In this digital age, very little happens without a trace of documentation. Our collective world is changing rapidly and the interest in social, environmental and anthropological impact, or the lack thereof, is captured and stored. As the hit musical Hamilton says, “History has its eyes on you!”. When we don’t include the whole market in the way we choose to do business, it doesn’t just limit our longevity and value, it lessens the social agreement of our value as a human race and what we are capable of.

Can you recommend three things the community/society/the industry can do to help address the root of the diversity issues in executive leadership?

Let Go: Hire diversity inclusion experts to host trainings for the culturally uniformed teams specifically so we can let go of the biases that have gotten us to this place. Then hold them for the rest of the company as well so we don’t further propagate it at any level.

Listen: Create open forums and opportunities for diverse talent to be heard. Take our suggestions and give the ideas a trial on fair terms based on the data from the market we serve and diversity inclusion experts. Create an accountability structure to the community/market we serve for social checks and balances.

Take Action: Don’t wait until we’re ‘ready’ or until the other two above actions are in place. ‘Ready’ is a conversation not a reality. Hire diverse executives now and work it as we go along.

How do you define “Leadership”? Can you explain what you mean or give an example?

Etymology is one of our loves in life and to that regard, that is where we usually start when truly defining any word, action or concept. When it comes to leadership, there is a lot of complexity and variance through time of how it is defined. Our personal definition is rooted in the old-English word, laidjan (“to travel”). The ability to travel inwardly, is a critical leadership quality and we believe that before we can genuinely lead others, we must be regularly active in discovering and rediscovering ourselves. Be those aspects of the ‘light’ and ‘dark’ inside of us all to explore and keep in check.

What are your “5 things I wish someone told me when I first started” and why. Please share a story or example for each.

  1. Trust your intuition and instinct. We all know that gut feeling we get at times that has no explanation yet doesn’t feel right when we are about to do something; then we do it anyway and we realize why we shouldn’t have. Listen to that! That instinct has led us to more amazing synchronicities than any other method of choosing where to go next in life or business.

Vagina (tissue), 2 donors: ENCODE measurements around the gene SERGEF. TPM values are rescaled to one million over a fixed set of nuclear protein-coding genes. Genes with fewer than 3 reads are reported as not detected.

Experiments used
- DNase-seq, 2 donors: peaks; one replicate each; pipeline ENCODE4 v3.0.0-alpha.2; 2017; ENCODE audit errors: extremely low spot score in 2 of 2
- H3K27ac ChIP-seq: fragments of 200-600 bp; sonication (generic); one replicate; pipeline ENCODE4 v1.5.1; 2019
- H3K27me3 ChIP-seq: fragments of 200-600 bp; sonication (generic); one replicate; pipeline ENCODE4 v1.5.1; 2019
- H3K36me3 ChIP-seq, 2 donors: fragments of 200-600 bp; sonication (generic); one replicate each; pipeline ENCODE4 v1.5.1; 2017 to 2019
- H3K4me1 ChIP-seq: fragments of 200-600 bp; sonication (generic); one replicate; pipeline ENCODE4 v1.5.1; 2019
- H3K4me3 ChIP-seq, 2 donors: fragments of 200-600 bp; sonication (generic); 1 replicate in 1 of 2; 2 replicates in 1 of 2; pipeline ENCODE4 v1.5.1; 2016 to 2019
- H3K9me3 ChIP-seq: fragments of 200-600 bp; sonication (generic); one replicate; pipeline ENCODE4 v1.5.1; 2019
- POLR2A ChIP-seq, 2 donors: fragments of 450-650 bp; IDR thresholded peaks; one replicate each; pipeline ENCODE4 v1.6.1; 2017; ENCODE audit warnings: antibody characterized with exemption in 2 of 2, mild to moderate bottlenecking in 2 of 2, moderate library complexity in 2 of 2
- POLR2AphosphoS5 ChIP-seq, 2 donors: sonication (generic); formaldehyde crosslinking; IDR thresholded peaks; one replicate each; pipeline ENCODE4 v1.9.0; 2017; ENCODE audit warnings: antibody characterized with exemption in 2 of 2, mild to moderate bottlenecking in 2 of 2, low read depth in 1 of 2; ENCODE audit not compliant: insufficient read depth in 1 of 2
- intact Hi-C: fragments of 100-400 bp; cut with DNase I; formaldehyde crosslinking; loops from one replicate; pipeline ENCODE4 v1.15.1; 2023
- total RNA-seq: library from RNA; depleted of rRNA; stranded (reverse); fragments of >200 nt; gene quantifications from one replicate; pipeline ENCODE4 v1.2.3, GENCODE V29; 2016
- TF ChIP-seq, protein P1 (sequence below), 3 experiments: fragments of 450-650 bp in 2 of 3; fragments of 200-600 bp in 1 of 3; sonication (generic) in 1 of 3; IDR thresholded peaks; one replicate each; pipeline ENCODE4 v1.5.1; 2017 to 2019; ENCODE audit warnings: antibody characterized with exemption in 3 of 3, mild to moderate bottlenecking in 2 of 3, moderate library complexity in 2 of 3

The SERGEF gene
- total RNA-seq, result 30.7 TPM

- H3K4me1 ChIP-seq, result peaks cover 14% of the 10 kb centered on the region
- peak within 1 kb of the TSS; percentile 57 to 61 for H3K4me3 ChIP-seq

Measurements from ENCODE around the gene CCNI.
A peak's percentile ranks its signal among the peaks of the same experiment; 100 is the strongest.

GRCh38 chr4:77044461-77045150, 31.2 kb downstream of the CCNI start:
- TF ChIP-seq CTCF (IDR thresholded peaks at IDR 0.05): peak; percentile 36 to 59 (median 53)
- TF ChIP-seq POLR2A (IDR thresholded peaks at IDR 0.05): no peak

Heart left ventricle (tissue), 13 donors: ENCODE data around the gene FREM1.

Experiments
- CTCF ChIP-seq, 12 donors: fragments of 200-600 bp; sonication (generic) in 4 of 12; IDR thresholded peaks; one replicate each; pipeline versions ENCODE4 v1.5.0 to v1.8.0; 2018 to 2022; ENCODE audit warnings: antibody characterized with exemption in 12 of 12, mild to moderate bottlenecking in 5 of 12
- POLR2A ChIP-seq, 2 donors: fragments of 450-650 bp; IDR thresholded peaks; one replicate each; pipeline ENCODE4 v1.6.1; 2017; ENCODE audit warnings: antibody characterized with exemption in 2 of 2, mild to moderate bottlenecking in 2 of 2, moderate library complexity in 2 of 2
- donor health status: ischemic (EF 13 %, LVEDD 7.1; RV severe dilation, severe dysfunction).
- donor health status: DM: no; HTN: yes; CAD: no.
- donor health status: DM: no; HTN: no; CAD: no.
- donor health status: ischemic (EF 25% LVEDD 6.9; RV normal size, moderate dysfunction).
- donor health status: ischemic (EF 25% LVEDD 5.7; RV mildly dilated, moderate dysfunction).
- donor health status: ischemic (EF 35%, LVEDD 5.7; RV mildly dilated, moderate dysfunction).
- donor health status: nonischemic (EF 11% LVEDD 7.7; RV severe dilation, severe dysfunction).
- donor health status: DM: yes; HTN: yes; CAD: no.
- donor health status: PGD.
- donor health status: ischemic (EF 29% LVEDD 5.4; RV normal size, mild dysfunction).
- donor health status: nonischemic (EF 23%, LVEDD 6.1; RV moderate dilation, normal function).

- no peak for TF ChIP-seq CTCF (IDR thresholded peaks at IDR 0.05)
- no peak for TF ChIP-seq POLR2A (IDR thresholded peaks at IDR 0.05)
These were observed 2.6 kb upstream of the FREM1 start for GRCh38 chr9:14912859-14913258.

2. Our failures are the direct road to our successes, lean into them. Statistics say the more we fail, the closer we are to succeeding. Failure isn’t as bad as it seems when we look at it that way.
  3. It’s a piece of cake! When we initially auditioned for The Lion King, we did not know and/or realize that it was the Broadway production. We had just been accepted to Denver School Of The Arts and we thought it was a mock audition to see how we deal with the pressure. Because we were already in the school, we thought it was no big deal. Without that perspective, we would have likely crumbled under the pressure. Perspective is everything in life so make it work for you!
  4. Add your own meaning, it’s valid. There are over 7 billion people in the world and no two people are the same. There have been times when we thought our ideas are absolutely crazy and we found people that still loved them. On the other hand, there are some really strange things in this world right now that have millions of people supporting it that we never would have thought would take off. We were personally able to be at peace when we stopped invalidating the way we process the world and furthermore, began to honor it!
  5. Own all of who we are, it’s not going anywhere. There have been many experiences and aspects about us in our life that we used to dislike or want to change. To be honest, some things still feel that way. What we have discovered is that no matter how hard we try to disappear a part of ourself or change it, a trace of it remains. We used to look at things we didn’t like about ourself and feel defined by it. That’s like looking at the corner of a painting and mistaking it for the whole work of art, especially when it’s still being painted. Look at the big picture and don’t let the corner of our painting limit the vision as a whole.

You are a person of enormous influence. If you could inspire a movement that would bring the most amount of good to the most amount of people, what would that be? You never know what your idea can trigger. 🙂

That’s exactly where we are now! In the beginning of the quarantine and Covid-19 outbreak, we got really clear about what was not happening in the world, what the world could benefit from and what we could do about it. One of the many ways we are inspiring change is with our new children’s chakra book series. With books written by Dr. Chakra and illustrated by our nieces and nephews, we are partnering with a charitable nonprofit organization to broaden our social impact globally. The aim is to cultivate leadership in the youth by creating a vehicle to travel inward.

Can you please give us your favorite “Life Lesson Quote”? Can you share how that was relevant to you in your life?

“Improve just 1% each day.” That’s the 1% rule! The idea is that if we do this, the good habits we develop stack over time. Rome wasn’t built in a day and we won’t be either. When we stop focusing on the end result and start paying attention to the process, we also enjoy the journey in getting there more often than not. We use this rule when it comes to work and personal goals. The hidden gem of life!

Is there a person in the world, or in the US whom you would love to have a private breakfast or lunch with, and why? He or she might just see this, especially if we tag them. 🙂

Oprah Winfrey is a media mogul. As an american talk show host, television producer, actress, author, and philanthropist, her model of success through the industry is unparalleled, with the addition of her adversities as a woman of color in america. She is our north star that guides us day and night.

How can our readers follow you on social media?

@TheTopPublishingCompany @OffiicialAxG

This was very meaningful, thank you so much!